California climate law touted as global model faces key test

July 17, 2017 by Jonathan J. Cooper

California lawmakers are nearing a high-stakes decision that will decide the fate of a climate initiative that Gov. Jerry Brown holds up as a model to be replicated around the world to confront rising global temperatures.

The vote Monday on whether to give another decade of life to California's cap-and-trade program has global implications as the largest U.S. state moves to be a leader in reducing carbon emissions at a time when President Donald Trump is pulling back from fighting global warming.

Brown portrays the initiative as essential for the survival of civilization, but critics say it fails to aggressively combat pollution. It is one of his highest priorities as he nears the end of his fourth term, but he's struggled to line up support from two-thirds of lawmakers that he will need.

The program expires in 2020 if lawmakers don't renew it. The Assembly needs 54 votes to pass the bill, but Democrats will have only 53 members present Monday due to one lawmaker's longstanding absence and a fresh vacancy from another who went to Congress. That makes Republican support essential.

But the governor's plan has mobilized intense opposition from conservatives who say it will raise costs in an already expensive state as well as from liberals who say it's too timid for progressive California.

Brown sounded an apocalyptic tone in a rare personal appeal before a Senate committee last week, telling lawmakers that failing to pass the extension would lead to fires, disease and mass migration, not to mention higher costs for food and gasoline.

The idea is supported by national environmental groups and business interests, which echo Brown's refrain that cap and trade is the most affordable way for California to meet its ambitious climate goals.

Cap and trade puts a limit on carbon emissions and requires polluters to obtain permits to release greenhouse gases. Some permits, known as allowances, are given away while others are auctioned, generating billions of dollars in revenue for the state.

Lawmakers are considering a two-measure package, one to renew cap and trade through 2030 and another aimed at improving local air quality.

Republicans also introduced a plan to require a one-time supermajority vote to spend revenue from cap-and-trade pollution permits collected after 2023, a move that could give the party more of a voice in the future.

State law requires California to reduce greenhouse gas emissions 40 percent from 1990 levels by 2030—among the most aggressive mandates for carbon reduction in the world. Without cap and trade, state regulators will be forced to enact restrictive mandates on polluters that would be burdensome for businesses and significantly more expensive for consumers, Brown said.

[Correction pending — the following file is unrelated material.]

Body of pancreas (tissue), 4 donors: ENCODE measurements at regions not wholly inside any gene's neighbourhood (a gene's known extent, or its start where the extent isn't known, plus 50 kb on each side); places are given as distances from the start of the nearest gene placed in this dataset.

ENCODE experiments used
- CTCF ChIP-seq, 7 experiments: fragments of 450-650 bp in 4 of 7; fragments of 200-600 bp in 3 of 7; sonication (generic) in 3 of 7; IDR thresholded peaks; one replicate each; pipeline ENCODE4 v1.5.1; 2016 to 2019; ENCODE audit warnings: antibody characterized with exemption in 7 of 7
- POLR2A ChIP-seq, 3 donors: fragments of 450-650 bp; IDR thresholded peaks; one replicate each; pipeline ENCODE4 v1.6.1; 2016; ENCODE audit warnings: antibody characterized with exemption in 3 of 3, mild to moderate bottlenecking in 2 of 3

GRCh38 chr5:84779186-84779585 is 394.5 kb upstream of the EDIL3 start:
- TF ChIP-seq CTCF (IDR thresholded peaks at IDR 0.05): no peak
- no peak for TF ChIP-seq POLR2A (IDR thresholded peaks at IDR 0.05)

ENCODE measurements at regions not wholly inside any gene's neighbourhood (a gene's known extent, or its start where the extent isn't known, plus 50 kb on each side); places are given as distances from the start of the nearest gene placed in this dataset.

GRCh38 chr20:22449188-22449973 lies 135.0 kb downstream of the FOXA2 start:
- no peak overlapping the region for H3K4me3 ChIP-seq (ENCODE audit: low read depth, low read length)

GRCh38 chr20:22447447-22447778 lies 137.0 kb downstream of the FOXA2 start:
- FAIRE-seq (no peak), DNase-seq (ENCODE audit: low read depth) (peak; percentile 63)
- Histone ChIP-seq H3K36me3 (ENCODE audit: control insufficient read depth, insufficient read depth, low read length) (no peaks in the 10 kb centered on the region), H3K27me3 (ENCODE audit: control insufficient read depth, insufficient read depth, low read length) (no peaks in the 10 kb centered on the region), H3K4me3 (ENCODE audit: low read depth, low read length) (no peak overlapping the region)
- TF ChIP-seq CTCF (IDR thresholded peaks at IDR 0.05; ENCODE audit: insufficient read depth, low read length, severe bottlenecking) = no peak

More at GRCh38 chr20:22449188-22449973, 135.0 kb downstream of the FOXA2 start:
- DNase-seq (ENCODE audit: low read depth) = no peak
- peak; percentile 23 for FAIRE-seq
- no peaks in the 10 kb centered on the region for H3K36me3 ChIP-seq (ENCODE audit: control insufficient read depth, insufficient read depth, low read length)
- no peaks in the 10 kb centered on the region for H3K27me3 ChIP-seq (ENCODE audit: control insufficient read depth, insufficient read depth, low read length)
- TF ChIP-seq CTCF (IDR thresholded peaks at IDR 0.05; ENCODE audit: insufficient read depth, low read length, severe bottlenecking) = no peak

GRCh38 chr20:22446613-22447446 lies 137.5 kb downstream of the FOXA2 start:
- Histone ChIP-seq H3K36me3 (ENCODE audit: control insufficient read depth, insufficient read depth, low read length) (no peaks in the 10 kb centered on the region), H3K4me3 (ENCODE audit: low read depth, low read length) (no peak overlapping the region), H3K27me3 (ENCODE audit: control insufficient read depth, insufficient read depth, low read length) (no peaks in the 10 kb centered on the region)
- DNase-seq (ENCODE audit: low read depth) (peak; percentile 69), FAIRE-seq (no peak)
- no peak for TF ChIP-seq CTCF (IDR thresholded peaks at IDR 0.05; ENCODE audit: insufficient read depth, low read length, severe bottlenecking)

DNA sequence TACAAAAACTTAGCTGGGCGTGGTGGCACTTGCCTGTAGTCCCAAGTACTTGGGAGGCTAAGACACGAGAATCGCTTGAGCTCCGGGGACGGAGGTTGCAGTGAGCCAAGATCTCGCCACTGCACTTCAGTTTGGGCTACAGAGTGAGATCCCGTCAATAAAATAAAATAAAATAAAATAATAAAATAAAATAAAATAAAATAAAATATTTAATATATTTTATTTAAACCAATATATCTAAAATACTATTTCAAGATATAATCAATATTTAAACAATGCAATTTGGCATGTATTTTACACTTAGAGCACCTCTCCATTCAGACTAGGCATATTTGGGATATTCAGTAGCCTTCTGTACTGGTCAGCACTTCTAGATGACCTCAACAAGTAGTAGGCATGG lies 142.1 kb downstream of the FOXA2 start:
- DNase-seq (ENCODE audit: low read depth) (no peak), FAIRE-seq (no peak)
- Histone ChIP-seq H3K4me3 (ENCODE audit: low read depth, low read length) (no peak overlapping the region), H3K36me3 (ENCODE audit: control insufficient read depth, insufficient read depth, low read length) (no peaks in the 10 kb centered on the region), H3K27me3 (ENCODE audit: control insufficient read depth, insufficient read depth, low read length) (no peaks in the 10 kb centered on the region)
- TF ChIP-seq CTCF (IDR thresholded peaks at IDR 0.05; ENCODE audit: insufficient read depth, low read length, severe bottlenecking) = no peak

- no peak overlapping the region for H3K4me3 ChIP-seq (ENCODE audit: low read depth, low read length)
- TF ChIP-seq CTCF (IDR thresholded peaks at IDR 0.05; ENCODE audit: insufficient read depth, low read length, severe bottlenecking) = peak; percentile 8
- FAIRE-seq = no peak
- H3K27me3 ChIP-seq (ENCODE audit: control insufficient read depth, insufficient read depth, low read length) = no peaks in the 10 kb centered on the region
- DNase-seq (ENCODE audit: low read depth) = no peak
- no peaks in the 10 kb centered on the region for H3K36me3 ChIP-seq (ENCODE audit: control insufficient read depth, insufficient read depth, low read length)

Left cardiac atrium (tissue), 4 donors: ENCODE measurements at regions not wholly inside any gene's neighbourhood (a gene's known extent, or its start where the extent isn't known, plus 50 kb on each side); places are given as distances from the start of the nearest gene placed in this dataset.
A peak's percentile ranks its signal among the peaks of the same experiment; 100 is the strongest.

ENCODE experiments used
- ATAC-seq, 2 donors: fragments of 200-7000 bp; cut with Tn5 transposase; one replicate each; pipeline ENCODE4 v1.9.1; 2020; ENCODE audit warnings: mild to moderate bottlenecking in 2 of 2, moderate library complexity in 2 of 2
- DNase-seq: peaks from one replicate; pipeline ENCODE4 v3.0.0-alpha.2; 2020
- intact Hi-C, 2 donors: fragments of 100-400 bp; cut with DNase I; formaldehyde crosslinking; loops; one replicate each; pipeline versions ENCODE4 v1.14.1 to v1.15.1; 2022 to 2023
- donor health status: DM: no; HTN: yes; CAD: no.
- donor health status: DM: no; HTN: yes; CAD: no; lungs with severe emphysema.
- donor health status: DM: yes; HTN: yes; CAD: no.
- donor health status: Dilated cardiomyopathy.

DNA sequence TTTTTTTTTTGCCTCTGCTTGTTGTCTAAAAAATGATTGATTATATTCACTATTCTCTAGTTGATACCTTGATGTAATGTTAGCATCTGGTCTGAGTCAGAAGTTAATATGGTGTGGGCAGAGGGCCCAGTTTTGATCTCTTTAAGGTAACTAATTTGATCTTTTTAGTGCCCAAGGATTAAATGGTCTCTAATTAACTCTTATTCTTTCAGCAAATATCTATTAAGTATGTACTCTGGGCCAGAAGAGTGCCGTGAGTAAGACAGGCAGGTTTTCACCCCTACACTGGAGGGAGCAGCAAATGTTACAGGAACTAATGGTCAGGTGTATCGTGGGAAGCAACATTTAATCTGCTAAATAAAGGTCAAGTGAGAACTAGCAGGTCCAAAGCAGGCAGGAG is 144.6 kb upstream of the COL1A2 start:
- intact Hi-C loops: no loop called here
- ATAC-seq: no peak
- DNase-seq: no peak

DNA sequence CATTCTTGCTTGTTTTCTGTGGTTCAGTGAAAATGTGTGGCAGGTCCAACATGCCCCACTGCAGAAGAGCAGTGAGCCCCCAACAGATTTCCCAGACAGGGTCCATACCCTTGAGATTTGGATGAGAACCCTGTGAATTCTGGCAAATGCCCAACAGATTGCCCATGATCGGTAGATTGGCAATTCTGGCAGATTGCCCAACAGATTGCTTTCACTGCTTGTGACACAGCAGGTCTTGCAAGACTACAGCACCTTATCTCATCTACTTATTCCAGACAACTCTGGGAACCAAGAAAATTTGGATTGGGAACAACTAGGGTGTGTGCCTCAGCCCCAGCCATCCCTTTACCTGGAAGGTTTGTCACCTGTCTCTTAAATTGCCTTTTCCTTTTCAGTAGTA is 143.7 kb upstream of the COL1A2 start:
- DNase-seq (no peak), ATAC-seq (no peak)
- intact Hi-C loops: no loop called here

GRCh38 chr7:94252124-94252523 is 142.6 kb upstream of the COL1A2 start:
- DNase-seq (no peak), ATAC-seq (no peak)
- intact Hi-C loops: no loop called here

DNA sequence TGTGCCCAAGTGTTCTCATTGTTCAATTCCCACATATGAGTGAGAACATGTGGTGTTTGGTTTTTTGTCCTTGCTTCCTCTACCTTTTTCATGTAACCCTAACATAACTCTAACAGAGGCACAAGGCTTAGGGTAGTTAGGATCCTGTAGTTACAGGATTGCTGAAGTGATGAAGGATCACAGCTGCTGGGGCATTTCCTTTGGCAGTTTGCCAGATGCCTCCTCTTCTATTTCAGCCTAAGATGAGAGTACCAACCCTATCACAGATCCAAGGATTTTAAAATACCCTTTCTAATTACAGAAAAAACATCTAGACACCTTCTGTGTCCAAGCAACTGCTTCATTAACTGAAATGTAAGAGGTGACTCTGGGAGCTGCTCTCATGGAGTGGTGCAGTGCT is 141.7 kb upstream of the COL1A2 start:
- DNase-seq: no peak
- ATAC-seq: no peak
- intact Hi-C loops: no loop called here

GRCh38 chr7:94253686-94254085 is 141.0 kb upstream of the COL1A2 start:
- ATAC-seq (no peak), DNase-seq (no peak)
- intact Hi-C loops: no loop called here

The legislation shows the divisions between environmentalists who work nationally, focusing on reducing global carbon emissions and creating a policy that can be replicated elsewhere, and environmental justice advocates who work locally. The latter group says cap and trade allows polluters to keep fouling the air around major sources of pollution like refineries.

Environmental justice advocates object to concessions Brown made to the oil industry and other polluters in a bid to win support from Republicans and moderate Democrats.

Some lawmakers have questioned why Brown so urgently wants to extend a program that doesn't expire for another 2½ years. Brown says extending it now would give businesses the certainty they need to plan.

A quick extension would also bolster Brown's global advocacy for climate action. He made a high-profile trip to China last month, plans to attend a climate summit in Germany in November and will host a climate conference next year in San Francisco.

Explore further: Lawmakers announce plan to extend California cap and trade

Related Stories

Lawmakers announce plan to extend California cap and trade

July 11, 2017

Gov. Jerry Brown and legislative leaders released a plan Monday to extend through 2030 California's cap-and-trade program, a key piece of the state's quest to fight climate change by drastically reducing emissions from greenhouse ...

Q&A: California looks to keep landmark climate policy alive

July 12, 2017

California Gov. Jerry Brown is racing to convince lawmakers to extend his state's signature program to confront climate change. The cap-and-trade program has been closely watched around the world as a market-based way to ...

Proposed California climate deal takes aim at toxic air

July 12, 2017

A plan to extend California's signature climate initiative for another decade looks beyond cutting greenhouse gas emissions and takes aim at toxic air in the polluted neighborhoods around refineries and factories.

California governor backs rules on cow, landfill emissions

September 19, 2016

California will begin regulating greenhouse-gas emissions tied to dairy cows and landfills under legislation signed Monday by Gov. Jerry Brown, escalating state efforts to fight climate change beyond carbon-based gases to ...

Recommended for you

Rush hour pollution may be more dangerous than you think

July 21, 2017

The first in-car measurements of exposure to pollutants that cause oxidative stress during rush hour commutes has turned up potentially alarming results. The levels of some forms of harmful particulate matter inside car cabins ...

Mountain glaciers recharge vital aquifers

July 21, 2017

Small mountain glaciers play a big role in recharging vital aquifers and in keeping rivers flowing during the winter, according to a new study published in Geophysical Research Letters, a journal of the American Geophysical ...

0 comments

Please sign in to add a comment. Registration is free, and takes less than a minute. Read more

Click here to reset your password.
Sign in to get notified via email when new comments are made.